A list of comments, particularly a long list, that doesnâ€™t include any style differentiation can get a little hard to read.
Using two alternating comment styles will give your readersâ€™ eyes a break and your blog a little more style. Happily, Movable Type 4 provides a relatively simple way to do this.
There are really only two steps to implementing alternate comment styles. The first is actually creating the two different styles. You can of course call these styles anything you like but since the styles are going to alternate between even and odd comments I like to call the styles, well, even and odd. Define these styles however you like and place them in your stylesheet. Hereâ€™s an example:
border:2px dotted #999;
Simple enough right? Good. The next step is where the alternating magic within Movable Type happens. Iâ€™m going to give you the code to make that magic work and then Iâ€™ll go into a bit of detail about what that code is doing. You can choose to either simply paste the code straight into your template and move on or you can dive into the why and how it works.
The following code can replace all of the code in your Comment Detail template module or you can paste the necessary new parts in.
<div class="comment"<MTIfArchiveTypeEnabled archive_type="Individual"> id="comment-<$MTCommentID$>"</MTIfArchiveTypeEnabled>>
<$MTCommentAuthorLink default_name="Anonymous" show_email="0"$> <MTIfNonEmpty tag="CommentAuthorIdentity"><$MTCommentAuthorIdentity$></MTIfNonEmpty>
<a href="#comment-<$MTCommentID$>" title="Permalink to this comment"><$MTCommentDate format="%x %X"$></a>
</div><!--End odd or even class-->
Pasted it in? Good. Seeing alternating styles between comments? Excellent. Why? Itâ€™s all thanks to Template Loop Meta Variables and if/else statements.
The Movable Type documentation explains Template Loop Meta Variables thusly:
Movable Type exposes a number of different template tags called container tags that loop over a set of objects. This allows designers to display for example the last 10 entries on a blog, or to display each of the comments associated with an entry.
As Movable Type iterates or loops over a list of objects in this fashion it maintains a number of meta variables for you, allowing you to test if the current item is an odd or even item in the list for example.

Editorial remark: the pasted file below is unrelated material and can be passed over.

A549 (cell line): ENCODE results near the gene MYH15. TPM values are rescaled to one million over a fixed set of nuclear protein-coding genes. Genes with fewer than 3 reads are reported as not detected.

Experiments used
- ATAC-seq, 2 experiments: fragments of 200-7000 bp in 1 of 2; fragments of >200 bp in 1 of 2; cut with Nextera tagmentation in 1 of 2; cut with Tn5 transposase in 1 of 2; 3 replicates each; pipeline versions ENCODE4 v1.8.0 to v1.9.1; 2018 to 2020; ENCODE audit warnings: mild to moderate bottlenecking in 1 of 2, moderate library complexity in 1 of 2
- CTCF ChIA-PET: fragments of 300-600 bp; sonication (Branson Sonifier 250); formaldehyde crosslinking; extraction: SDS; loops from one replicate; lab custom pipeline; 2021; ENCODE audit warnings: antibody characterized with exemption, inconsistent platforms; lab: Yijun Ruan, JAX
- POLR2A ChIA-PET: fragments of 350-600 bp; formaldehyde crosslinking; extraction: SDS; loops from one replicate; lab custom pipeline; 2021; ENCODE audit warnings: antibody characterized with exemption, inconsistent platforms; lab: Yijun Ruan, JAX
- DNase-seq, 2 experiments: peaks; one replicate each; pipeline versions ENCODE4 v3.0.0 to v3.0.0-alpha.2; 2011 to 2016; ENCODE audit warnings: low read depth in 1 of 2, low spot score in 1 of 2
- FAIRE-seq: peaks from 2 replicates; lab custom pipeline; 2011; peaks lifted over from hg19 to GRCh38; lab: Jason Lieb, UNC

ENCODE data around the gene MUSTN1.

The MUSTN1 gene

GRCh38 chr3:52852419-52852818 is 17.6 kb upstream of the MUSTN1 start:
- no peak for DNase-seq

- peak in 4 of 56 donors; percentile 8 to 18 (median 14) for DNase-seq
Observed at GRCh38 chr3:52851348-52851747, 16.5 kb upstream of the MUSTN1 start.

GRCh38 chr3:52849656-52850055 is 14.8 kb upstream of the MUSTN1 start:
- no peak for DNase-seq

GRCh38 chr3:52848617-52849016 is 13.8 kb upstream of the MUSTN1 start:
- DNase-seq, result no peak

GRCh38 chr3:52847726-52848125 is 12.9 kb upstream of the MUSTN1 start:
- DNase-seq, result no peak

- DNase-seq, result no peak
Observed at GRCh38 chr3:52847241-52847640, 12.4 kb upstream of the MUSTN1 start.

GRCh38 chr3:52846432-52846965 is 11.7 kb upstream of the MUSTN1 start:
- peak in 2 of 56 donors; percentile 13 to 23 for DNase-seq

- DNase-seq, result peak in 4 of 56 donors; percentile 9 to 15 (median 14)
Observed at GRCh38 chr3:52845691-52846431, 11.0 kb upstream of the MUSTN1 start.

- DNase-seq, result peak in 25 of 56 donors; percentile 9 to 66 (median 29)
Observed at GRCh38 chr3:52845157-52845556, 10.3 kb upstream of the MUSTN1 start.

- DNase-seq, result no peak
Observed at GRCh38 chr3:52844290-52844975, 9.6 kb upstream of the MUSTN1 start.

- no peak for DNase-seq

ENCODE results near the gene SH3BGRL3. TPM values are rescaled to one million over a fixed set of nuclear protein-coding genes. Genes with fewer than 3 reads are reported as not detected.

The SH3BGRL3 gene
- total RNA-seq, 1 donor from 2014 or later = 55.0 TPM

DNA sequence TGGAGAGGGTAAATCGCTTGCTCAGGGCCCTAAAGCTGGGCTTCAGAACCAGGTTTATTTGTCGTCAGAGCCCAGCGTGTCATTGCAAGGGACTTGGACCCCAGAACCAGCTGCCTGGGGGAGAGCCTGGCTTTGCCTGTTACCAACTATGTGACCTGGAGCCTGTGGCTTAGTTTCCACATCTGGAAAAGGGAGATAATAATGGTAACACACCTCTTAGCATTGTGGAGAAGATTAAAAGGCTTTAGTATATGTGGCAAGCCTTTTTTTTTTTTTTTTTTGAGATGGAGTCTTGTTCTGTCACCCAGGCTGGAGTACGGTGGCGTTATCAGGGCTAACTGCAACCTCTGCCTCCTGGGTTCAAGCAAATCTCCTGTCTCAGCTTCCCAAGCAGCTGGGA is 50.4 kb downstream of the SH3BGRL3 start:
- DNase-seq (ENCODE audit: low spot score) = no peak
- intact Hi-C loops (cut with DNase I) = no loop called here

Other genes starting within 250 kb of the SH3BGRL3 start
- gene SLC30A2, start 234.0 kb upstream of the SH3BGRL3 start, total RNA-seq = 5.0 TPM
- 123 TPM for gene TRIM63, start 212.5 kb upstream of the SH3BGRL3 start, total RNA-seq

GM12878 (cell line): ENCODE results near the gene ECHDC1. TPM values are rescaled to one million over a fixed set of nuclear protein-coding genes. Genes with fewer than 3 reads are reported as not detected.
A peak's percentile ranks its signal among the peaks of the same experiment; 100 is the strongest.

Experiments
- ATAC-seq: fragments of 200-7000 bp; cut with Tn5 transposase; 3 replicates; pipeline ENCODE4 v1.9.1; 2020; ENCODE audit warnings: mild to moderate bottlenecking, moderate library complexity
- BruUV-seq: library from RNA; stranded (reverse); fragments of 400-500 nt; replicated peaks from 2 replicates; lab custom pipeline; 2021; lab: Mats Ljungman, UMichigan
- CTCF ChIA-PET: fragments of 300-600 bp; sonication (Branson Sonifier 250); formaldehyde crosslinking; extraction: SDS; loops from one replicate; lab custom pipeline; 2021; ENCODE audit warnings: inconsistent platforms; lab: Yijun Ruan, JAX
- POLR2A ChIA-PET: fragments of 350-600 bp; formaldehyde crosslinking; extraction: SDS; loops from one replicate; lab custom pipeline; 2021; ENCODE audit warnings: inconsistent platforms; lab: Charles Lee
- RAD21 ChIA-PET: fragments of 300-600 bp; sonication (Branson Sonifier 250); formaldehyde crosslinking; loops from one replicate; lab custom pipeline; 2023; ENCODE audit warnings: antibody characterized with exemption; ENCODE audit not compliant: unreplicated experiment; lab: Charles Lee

Got that? Maybe, maybe not. For our purposes the easiest way to understand this is to say that when anything Movable Type outputs takes the general form of a list where one item follows another (blog entries, comments, trackbacks, etc.) Movable Type keeps track of which items are oddly numbered (1, 3, 5) in that list and which are evenly (2, 4, 6) numbered. Until you implement alternating comment styles or some other modification there is no difference between odd and even comments on your blogâ€™s output. That doesnâ€™t mean Movable Type doesnâ€™t know which is which though. By knowing that difference Movable Type is able to conditionally apply different styles based on an if/else statement. That statement is:
That code says â€œif a comment isnâ€™t odd then itâ€™s even. If it is an odd comment apply the odd style class, if it is an even comment then apply the even style class.â€
You might be wondering, since the above code snippet doesnâ€™t actually contain the word â€œcommentsâ€ and it comes before any of the comment tags in the template weâ€™ve put it in, how does Movable Type know for certain, that itâ€™s odd and even numbered comments we want to keep track of. and not something else. In this case remember that the Comment Detail template module is pulled into the Comment template module as an include. So even though our code snippet is coming at the beginning of the Comment Detail template itâ€™s really in the middle of all the tag soup for comments. So itâ€™s clear to Movable Type that our if/else is referring to comments specifically.
This tutorial was inspired by a conversation about the Gizmos for MT plugin at Appnel Solutions.
As always if I've made any mistakes or if you have any questions please let me know.